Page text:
How do you know who is a man and who is a woman? Schrödinger would say: through observation. But what if that observation takes place in a black box and its results are never reported? One of the great secrets in Dutch track and field are the results of a “sex test” the somewhat manly looking Frisian short distance runner Foekje Dillema had to undergo. On July 13, 1950, the Dutch athletics union KNAU brought together a group of female athletes for a sex test. As a result Dillema was banned for life from competing in athletics, her times were stricken from the books, and she was condemned to a life of shame. But get this: the union never published the results of the test.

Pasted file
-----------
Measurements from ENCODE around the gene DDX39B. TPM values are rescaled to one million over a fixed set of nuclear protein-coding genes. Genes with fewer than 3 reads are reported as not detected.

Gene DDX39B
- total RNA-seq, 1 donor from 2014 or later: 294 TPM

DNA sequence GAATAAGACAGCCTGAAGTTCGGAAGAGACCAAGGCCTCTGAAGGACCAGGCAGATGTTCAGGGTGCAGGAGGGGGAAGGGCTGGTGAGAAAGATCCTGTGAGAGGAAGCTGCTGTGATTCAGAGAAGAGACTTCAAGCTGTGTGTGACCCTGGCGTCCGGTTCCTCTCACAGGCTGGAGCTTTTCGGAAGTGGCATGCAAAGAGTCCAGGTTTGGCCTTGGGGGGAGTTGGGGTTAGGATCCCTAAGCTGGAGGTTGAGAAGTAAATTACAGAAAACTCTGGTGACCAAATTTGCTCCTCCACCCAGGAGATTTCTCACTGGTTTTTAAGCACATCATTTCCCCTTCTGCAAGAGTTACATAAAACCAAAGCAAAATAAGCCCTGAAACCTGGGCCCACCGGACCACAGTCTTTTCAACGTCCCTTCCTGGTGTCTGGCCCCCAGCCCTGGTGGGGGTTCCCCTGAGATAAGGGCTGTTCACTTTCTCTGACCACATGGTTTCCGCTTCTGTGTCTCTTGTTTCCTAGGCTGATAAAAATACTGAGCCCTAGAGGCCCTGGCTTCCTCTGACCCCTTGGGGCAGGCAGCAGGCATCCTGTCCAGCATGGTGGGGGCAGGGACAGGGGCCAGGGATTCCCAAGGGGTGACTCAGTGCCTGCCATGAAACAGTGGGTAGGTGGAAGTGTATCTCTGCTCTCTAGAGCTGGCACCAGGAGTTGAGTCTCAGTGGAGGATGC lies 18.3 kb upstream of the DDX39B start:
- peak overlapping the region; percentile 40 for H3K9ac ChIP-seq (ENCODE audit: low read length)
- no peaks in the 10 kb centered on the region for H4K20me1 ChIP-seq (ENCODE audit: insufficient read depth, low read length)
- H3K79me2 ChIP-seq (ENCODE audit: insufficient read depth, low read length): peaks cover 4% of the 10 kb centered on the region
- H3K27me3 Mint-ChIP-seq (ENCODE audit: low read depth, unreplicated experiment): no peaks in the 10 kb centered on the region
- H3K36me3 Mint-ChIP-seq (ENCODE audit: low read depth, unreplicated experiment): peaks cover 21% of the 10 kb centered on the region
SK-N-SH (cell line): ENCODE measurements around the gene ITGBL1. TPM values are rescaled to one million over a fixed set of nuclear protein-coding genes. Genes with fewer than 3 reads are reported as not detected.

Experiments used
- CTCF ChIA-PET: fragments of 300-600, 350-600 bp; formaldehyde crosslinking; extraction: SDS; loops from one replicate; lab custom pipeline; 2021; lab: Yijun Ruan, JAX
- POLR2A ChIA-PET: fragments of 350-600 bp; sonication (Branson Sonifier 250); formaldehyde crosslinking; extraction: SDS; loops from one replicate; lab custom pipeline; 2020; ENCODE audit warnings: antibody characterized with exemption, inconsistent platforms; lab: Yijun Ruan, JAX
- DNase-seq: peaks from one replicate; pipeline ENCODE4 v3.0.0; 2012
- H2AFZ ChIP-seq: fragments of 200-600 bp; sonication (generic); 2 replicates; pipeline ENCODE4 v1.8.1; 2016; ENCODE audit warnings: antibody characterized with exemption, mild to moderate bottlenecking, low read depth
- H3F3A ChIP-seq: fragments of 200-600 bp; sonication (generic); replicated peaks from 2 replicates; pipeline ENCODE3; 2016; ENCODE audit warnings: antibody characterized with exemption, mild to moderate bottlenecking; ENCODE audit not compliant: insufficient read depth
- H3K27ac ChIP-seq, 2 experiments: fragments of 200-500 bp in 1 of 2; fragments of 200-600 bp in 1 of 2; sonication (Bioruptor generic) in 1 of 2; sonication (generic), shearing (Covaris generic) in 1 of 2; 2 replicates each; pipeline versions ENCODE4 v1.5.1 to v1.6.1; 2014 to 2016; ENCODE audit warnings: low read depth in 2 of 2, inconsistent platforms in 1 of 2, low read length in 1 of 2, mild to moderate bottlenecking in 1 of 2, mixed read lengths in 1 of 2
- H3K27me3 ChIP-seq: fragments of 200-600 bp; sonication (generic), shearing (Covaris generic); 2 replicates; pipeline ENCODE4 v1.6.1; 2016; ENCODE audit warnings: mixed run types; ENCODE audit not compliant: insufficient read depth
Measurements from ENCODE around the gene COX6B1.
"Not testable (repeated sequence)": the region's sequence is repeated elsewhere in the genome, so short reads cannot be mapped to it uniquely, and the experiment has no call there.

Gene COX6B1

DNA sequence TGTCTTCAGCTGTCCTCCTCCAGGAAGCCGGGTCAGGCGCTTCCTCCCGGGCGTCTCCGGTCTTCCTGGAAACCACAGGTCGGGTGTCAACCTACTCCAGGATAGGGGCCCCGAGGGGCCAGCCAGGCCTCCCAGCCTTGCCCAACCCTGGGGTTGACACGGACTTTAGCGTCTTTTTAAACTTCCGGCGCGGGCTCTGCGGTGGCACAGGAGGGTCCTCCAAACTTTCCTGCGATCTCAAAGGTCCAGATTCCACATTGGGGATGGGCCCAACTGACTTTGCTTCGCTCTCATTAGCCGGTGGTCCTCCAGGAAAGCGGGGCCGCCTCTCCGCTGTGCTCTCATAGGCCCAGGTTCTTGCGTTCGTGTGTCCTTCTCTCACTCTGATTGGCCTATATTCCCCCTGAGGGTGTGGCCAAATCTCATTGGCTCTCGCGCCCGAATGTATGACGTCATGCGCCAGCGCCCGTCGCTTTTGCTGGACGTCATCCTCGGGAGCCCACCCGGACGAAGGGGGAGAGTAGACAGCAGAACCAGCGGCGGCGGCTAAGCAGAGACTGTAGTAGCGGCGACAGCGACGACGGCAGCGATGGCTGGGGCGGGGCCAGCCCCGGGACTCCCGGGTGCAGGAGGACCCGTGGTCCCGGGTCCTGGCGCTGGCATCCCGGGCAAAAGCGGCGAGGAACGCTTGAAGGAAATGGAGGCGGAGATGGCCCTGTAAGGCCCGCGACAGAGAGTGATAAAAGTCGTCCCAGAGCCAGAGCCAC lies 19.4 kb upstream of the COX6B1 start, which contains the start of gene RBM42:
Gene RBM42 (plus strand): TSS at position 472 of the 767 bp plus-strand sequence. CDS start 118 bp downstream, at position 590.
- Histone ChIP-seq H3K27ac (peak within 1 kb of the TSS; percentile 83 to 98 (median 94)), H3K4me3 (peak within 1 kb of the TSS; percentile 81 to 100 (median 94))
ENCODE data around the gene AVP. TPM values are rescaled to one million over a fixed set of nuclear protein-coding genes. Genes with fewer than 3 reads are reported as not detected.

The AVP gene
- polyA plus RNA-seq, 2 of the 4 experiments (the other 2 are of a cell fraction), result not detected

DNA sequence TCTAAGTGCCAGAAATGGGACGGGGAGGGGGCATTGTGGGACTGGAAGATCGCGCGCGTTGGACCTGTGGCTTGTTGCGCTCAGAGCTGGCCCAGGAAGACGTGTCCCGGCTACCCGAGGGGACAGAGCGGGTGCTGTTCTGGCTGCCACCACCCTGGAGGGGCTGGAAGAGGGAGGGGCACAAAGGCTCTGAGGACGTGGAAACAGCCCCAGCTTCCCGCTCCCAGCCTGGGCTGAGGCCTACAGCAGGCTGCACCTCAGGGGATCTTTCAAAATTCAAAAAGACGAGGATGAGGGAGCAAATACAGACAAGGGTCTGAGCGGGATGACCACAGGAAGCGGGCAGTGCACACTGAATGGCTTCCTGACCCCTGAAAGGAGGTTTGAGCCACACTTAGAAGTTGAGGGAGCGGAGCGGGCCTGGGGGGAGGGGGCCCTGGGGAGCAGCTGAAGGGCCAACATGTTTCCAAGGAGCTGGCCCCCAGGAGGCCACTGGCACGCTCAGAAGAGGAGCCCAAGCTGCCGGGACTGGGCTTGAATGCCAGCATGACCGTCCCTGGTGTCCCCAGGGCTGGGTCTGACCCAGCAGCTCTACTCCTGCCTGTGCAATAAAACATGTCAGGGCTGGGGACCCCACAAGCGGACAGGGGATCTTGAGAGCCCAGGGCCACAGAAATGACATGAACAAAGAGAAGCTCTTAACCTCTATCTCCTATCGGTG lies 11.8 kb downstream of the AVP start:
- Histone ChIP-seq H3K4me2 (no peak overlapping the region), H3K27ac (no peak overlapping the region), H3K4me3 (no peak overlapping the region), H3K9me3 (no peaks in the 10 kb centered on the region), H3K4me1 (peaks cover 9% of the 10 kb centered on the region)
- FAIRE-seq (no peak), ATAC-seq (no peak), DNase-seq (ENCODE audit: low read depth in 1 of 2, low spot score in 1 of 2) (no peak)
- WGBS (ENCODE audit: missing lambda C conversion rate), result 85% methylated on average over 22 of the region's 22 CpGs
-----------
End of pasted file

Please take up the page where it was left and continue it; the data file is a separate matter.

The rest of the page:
Now, a week after her death at age 81, KNAU has recalled the ban and restored her times, although the union did not want to “go as far as to” apologize for the controversial sex test.
That the union set Dillema up for a fall was clear from the onset. The other athletes tested were presumably only there to make up the numbers, so that it did not seem so obvious that the union was targetting Dillema. Some of the subjects were already mothers at the time of the test. For a year after the test, Dillema would not leave home during the day, and she spent the rest of her life in relative seclusion.
The K in KNAU stands for “koninklijke,” literally “royal,” a title an organization is only allowed to carry if it is of unblemished character. You have to wonder how the KNAU’s K is allowed to stand.